Kent Barry, PhD

Mitch M. said...

Thanks, Kent. I appreciate your impassioned response (if not your lack of using more paragraphs), and for bringing some of your data to our attention.

However, I disagree with your premise that this post spouts "Democrat (sic) Talking Points". (Or, "damned lies", for that matter.) I do not think that any Democratic talking points were used in the production of this fact check - especially as it is pretty murky as to what the Democratic party's talking points are!

If you read the Fact Check closely, you will see that only the CBO was used to evaluate the GOP's claims. The CBO analyses are touted by the Republicans (and the Democrats, for that matter) when it supports their claims, and lambasted as partisan when the CBO analysis does not.

I try to rely equally upon the CBO's analysis no matter which party's viewpoint is being supported. I would hope (but not expect) that others would, too.

Likewise, the professional fact checkers (Politifact.com, FactCheck.org, the Washington Post column) get used and abused in the same way.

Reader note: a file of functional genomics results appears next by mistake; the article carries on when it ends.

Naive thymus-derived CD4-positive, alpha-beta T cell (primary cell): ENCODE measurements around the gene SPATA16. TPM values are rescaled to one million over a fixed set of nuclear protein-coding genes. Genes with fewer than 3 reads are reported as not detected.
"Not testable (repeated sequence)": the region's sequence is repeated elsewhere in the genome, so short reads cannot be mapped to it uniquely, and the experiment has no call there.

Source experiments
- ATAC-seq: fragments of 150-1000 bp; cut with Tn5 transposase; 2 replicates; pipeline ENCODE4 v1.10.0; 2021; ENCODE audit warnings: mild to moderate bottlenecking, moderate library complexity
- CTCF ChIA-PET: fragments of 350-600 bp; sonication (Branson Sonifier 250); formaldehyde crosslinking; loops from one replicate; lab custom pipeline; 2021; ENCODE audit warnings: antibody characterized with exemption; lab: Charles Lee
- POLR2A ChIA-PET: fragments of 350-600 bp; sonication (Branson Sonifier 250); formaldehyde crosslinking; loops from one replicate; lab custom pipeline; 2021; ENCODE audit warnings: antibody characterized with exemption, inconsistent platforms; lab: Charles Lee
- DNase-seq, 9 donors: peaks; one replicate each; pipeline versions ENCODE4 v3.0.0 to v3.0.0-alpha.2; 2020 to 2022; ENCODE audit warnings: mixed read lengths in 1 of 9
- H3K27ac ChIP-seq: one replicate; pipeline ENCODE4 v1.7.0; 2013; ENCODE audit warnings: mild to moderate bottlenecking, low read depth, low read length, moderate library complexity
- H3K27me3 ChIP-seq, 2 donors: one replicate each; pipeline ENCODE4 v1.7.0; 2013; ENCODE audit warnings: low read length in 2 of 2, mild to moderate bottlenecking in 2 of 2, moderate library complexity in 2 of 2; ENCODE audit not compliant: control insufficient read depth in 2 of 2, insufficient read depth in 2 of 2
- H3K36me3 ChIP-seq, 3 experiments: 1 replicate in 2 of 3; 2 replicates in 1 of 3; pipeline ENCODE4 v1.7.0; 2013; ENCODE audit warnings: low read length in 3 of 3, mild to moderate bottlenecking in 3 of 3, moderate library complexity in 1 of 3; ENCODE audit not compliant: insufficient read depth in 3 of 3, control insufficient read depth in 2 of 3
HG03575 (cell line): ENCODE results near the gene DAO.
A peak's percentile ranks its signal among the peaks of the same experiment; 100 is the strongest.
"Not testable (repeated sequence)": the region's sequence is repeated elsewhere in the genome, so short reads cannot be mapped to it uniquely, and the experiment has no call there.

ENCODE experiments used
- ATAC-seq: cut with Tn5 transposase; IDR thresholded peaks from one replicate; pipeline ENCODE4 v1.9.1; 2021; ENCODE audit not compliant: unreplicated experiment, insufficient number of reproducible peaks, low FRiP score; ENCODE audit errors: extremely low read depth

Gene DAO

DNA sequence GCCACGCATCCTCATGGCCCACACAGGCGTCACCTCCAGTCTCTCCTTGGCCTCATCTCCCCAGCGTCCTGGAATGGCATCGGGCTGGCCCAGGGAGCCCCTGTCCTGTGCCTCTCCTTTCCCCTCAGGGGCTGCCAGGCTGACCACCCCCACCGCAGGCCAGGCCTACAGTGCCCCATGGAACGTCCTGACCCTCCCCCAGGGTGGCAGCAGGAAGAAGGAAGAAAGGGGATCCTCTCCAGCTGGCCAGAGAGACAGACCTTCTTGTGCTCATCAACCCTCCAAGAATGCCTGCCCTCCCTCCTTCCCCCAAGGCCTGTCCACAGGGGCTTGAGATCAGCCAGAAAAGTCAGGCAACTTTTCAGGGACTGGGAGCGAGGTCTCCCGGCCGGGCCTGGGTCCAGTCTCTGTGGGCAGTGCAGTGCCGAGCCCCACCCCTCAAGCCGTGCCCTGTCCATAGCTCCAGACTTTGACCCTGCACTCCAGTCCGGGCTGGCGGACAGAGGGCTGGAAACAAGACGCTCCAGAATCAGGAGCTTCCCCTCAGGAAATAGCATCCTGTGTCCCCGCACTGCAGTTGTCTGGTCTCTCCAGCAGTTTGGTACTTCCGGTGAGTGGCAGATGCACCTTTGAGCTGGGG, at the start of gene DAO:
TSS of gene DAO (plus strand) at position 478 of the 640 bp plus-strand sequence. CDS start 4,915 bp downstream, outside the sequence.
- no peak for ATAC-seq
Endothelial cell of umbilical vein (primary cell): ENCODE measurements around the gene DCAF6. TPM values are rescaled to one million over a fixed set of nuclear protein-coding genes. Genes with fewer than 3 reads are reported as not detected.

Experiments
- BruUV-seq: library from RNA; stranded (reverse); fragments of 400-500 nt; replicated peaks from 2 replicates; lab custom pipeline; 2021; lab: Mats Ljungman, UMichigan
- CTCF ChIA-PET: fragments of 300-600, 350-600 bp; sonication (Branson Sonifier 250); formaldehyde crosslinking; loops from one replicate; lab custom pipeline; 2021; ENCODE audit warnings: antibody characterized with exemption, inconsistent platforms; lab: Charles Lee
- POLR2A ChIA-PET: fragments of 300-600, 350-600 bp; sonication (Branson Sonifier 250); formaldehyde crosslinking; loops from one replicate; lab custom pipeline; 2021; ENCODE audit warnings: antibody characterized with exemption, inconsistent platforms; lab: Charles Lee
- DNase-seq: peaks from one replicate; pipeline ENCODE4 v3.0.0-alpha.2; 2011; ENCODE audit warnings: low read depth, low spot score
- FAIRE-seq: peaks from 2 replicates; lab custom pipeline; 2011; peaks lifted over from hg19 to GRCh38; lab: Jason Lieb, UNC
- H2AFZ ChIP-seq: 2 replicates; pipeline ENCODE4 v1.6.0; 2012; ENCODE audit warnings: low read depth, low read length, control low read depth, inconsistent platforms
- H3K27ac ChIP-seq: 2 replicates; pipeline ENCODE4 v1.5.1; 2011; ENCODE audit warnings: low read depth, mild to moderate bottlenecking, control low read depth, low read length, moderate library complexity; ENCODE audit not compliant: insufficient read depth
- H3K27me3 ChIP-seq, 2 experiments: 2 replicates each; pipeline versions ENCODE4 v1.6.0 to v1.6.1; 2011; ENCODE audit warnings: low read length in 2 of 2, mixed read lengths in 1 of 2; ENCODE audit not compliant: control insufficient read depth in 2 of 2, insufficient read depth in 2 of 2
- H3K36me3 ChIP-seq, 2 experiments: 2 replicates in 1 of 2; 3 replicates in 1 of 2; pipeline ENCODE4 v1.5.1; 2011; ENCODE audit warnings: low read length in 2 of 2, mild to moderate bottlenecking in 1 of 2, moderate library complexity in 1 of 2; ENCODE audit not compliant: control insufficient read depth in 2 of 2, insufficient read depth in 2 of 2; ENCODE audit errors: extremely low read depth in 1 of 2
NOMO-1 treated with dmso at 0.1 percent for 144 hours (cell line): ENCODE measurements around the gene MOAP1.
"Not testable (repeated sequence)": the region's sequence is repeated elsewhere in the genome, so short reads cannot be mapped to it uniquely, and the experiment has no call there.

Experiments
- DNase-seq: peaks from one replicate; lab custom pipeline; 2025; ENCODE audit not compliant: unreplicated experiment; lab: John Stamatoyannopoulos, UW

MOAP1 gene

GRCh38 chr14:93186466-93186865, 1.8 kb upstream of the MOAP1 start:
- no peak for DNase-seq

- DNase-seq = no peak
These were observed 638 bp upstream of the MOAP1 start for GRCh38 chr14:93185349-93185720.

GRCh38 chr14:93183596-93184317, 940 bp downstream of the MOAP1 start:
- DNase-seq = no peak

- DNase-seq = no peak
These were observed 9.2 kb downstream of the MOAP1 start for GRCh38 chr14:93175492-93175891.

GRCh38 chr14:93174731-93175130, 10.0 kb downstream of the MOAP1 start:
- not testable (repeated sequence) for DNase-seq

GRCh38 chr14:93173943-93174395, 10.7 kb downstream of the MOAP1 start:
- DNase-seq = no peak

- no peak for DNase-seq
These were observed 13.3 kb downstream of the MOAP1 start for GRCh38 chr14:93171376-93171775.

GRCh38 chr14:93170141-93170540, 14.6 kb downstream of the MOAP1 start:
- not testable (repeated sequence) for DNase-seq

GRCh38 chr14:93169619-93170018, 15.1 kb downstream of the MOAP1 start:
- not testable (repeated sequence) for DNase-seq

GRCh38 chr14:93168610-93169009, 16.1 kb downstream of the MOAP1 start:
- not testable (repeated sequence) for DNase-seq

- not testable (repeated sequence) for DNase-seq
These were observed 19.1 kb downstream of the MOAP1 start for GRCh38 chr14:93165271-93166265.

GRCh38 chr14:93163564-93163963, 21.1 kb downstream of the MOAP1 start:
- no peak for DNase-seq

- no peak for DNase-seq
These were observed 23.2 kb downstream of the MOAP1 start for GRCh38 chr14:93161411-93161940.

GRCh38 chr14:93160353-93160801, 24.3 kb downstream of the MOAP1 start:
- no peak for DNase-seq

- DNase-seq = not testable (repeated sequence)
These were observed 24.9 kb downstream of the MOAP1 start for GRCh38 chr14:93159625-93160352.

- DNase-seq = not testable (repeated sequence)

You cite one of those - that is somewhat off the subject of the above limited Fact Check. Surely, you will equally embrace the same Fact Check reporter's conclusion: http://wapo.st/gofvAp.

Kent, he came to the same conclusion that Arizona's Politics had (two days earlier) and that the CBO had: the Republicans made "significant factual error and/or obvious contradictions." (Definition of "3 Pinocchios")

Kent, you raised some valid points about healthcare reform - it is a very difficult subject to come up with one perfect solution to, and the law that was passed is - by everyone's admissions - not perfect.

However, it appears that you were looking for a reason to raise your objections to the law. This Fact Check did not make you happy, so you teed off on it. It may not have made you happy, but you have nothing to back up your accusations. Nor have you shown that the Republican talking points repeated by Rep. Schweikert were accurate.

Thank you again for reading, for responding, and for reacting to this comment in the sincere spirit (for furthering civil debate) with which it - and this entire blog - is intended.